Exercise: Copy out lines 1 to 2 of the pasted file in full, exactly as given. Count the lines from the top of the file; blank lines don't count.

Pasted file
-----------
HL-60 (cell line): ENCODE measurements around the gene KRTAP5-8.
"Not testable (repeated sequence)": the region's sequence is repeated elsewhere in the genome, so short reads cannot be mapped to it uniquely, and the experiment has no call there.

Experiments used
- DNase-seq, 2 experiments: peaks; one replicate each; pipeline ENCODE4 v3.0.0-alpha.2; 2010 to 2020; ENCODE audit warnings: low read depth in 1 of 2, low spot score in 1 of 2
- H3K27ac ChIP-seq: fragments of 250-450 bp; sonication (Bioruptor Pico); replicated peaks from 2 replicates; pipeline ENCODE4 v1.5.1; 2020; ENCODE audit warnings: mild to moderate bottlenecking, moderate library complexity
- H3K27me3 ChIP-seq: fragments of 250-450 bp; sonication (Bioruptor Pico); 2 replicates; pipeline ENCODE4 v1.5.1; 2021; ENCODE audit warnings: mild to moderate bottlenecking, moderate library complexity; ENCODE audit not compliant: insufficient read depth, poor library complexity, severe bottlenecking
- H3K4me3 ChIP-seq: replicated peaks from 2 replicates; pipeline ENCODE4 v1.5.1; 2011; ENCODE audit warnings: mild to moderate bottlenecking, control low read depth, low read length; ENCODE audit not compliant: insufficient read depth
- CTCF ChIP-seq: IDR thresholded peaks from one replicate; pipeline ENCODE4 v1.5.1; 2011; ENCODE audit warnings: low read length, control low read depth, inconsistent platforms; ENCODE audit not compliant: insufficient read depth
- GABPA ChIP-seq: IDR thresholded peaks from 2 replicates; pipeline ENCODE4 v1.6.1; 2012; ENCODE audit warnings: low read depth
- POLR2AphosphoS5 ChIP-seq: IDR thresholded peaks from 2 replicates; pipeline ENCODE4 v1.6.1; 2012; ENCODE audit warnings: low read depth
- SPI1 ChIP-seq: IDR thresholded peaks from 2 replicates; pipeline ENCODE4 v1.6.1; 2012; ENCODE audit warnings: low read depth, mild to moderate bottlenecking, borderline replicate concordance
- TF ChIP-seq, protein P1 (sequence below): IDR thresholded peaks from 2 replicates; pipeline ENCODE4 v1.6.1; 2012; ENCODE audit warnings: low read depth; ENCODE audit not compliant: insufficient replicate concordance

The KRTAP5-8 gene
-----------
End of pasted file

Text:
HL-60 (cell line): ENCODE measurements around the gene KRTAP5-8.
"Not testable (repeated sequence)": the region's sequence is repeated elsewhere in the genome, so short reads cannot be mapped to it uniquely, and the experiment has no call there.